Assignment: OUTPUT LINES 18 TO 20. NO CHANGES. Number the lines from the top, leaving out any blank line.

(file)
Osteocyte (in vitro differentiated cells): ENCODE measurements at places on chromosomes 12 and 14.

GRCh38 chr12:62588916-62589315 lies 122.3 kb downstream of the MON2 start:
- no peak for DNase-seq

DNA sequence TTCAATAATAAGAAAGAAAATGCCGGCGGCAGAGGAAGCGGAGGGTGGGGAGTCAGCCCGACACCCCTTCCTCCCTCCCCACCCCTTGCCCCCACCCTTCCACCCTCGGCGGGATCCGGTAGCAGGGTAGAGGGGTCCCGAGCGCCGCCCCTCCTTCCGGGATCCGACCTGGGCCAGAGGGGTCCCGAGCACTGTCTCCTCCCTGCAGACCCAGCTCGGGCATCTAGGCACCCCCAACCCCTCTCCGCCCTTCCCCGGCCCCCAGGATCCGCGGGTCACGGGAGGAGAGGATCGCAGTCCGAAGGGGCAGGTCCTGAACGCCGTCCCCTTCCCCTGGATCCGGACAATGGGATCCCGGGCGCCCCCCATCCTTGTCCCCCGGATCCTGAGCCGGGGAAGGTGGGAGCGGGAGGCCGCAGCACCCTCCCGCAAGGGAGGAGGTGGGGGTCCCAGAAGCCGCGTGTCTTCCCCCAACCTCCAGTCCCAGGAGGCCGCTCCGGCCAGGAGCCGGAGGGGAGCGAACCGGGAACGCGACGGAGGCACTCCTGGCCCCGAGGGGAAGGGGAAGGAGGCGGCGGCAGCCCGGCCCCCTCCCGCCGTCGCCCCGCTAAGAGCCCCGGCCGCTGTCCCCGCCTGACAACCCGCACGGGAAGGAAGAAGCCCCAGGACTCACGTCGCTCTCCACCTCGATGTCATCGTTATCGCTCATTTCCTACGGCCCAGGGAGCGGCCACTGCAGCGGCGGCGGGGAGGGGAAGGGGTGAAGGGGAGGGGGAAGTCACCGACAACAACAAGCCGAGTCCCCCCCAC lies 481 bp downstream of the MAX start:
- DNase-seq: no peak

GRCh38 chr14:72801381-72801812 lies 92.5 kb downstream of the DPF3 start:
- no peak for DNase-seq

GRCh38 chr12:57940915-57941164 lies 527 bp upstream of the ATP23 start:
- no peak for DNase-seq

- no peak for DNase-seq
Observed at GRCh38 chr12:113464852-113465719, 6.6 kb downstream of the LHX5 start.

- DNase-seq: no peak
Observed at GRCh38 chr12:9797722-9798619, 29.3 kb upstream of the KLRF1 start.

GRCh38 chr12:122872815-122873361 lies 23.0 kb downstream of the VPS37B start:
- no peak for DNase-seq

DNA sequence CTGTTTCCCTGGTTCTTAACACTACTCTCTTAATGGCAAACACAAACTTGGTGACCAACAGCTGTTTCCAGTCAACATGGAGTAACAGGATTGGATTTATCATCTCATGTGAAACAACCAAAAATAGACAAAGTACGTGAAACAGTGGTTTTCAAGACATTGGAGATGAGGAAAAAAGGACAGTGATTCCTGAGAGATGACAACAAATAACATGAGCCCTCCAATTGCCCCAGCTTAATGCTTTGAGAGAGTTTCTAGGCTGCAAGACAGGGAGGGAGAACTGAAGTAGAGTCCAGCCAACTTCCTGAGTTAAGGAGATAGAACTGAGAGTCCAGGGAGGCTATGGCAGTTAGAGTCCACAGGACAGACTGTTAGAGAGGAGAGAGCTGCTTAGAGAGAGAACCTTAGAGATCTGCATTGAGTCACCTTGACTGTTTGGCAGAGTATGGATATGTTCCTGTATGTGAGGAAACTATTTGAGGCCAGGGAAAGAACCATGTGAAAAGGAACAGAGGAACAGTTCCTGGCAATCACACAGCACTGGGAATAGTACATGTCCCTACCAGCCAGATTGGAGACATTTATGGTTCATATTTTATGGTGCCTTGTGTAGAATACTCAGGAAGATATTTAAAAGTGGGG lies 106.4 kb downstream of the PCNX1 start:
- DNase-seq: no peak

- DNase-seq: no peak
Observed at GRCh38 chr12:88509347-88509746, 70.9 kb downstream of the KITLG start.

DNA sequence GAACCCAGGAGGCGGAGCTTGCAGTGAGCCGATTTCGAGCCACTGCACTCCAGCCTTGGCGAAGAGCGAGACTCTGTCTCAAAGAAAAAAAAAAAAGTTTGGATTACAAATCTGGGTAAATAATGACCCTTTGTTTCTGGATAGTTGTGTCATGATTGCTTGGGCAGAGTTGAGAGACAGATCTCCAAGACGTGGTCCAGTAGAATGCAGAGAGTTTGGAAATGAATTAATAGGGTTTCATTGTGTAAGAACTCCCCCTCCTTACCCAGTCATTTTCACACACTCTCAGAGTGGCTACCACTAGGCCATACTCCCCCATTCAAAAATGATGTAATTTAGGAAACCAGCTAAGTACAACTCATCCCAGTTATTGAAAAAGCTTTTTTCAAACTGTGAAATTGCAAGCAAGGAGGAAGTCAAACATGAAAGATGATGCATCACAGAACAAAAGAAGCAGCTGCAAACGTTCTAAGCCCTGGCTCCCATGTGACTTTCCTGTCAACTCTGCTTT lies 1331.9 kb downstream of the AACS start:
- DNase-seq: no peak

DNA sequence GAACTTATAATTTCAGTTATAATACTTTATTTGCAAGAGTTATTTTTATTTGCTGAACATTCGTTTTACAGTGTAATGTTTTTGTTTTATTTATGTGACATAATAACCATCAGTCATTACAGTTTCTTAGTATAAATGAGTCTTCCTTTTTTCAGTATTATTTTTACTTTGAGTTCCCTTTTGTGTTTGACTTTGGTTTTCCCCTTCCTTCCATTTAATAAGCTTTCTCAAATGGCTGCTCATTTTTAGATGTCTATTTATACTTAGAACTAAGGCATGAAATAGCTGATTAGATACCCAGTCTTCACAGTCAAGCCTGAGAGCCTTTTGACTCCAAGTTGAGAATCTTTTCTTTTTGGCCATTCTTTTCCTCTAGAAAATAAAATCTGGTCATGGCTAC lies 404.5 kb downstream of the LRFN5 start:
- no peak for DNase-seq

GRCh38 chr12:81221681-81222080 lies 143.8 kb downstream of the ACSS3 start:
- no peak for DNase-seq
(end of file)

- DNase-seq: no peak
Observed at GRCh38 chr12:88509347-88509746, 70.9 kb downstream of the KITLG start.

DNA sequence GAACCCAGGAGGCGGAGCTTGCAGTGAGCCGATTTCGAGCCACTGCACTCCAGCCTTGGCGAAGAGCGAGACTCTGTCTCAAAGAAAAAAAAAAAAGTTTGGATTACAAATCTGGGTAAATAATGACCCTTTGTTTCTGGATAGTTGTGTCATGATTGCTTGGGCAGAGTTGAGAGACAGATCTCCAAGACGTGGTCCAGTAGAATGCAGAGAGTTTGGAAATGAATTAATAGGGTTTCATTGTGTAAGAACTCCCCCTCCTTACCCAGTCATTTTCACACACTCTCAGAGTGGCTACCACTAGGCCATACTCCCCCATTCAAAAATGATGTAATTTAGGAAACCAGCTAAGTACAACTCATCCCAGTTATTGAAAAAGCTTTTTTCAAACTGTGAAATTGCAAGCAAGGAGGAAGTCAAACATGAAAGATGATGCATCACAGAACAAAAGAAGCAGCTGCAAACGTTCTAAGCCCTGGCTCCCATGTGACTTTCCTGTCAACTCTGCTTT lies 1331.9 kb downstream of the AACS start: